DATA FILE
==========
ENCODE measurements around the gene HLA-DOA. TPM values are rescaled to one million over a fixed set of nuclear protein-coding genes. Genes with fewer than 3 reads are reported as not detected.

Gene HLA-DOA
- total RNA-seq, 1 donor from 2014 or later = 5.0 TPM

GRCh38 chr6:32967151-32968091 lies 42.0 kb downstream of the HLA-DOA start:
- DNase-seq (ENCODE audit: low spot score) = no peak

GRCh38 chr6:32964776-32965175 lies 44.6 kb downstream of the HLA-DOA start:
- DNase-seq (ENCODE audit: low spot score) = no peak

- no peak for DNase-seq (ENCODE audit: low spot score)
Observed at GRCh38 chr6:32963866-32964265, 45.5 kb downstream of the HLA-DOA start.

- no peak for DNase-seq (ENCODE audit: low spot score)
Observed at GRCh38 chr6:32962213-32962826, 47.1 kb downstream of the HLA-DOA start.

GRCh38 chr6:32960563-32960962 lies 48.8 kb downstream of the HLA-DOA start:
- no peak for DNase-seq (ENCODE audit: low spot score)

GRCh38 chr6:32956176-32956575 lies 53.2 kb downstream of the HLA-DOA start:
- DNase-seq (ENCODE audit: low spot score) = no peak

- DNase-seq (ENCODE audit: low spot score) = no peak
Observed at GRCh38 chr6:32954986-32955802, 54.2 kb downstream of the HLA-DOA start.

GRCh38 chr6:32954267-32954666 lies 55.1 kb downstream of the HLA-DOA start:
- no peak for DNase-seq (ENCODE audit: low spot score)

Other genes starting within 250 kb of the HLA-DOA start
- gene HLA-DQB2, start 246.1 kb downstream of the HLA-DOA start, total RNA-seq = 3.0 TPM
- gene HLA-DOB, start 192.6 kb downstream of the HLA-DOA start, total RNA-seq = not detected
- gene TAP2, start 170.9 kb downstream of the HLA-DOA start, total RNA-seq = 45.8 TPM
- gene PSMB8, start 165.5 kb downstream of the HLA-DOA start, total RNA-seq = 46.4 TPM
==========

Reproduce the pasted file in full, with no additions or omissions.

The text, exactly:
ENCODE measurements around the gene HLA-DOA. TPM values are rescaled to one million over a fixed set of nuclear protein-coding genes. Genes with fewer than 3 reads are reported as not detected.

Gene HLA-DOA
- total RNA-seq, 1 donor from 2014 or later = 5.0 TPM

GRCh38 chr6:32967151-32968091 lies 42.0 kb downstream of the HLA-DOA start:
- DNase-seq (ENCODE audit: low spot score) = no peak

GRCh38 chr6:32964776-32965175 lies 44.6 kb downstream of the HLA-DOA start:
- DNase-seq (ENCODE audit: low spot score) = no peak

- no peak for DNase-seq (ENCODE audit: low spot score)
Observed at GRCh38 chr6:32963866-32964265, 45.5 kb downstream of the HLA-DOA start.

- no peak for DNase-seq (ENCODE audit: low spot score)
Observed at GRCh38 chr6:32962213-32962826, 47.1 kb downstream of the HLA-DOA start.

GRCh38 chr6:32960563-32960962 lies 48.8 kb downstream of the HLA-DOA start:
- no peak for DNase-seq (ENCODE audit: low spot score)

GRCh38 chr6:32956176-32956575 lies 53.2 kb downstream of the HLA-DOA start:
- DNase-seq (ENCODE audit: low spot score) = no peak

- DNase-seq (ENCODE audit: low spot score) = no peak
Observed at GRCh38 chr6:32954986-32955802, 54.2 kb downstream of the HLA-DOA start.

GRCh38 chr6:32954267-32954666 lies 55.1 kb downstream of the HLA-DOA start:
- no peak for DNase-seq (ENCODE audit: low spot score)

Other genes starting within 250 kb of the HLA-DOA start
- gene HLA-DQB2, start 246.1 kb downstream of the HLA-DOA start, total RNA-seq = 3.0 TPM
- gene HLA-DOB, start 192.6 kb downstream of the HLA-DOA start, total RNA-seq = not detected
- gene TAP2, start 170.9 kb downstream of the HLA-DOA start, total RNA-seq = 45.8 TPM
- gene PSMB8, start 165.5 kb downstream of the HLA-DOA start, total RNA-seq = 46.4 TPM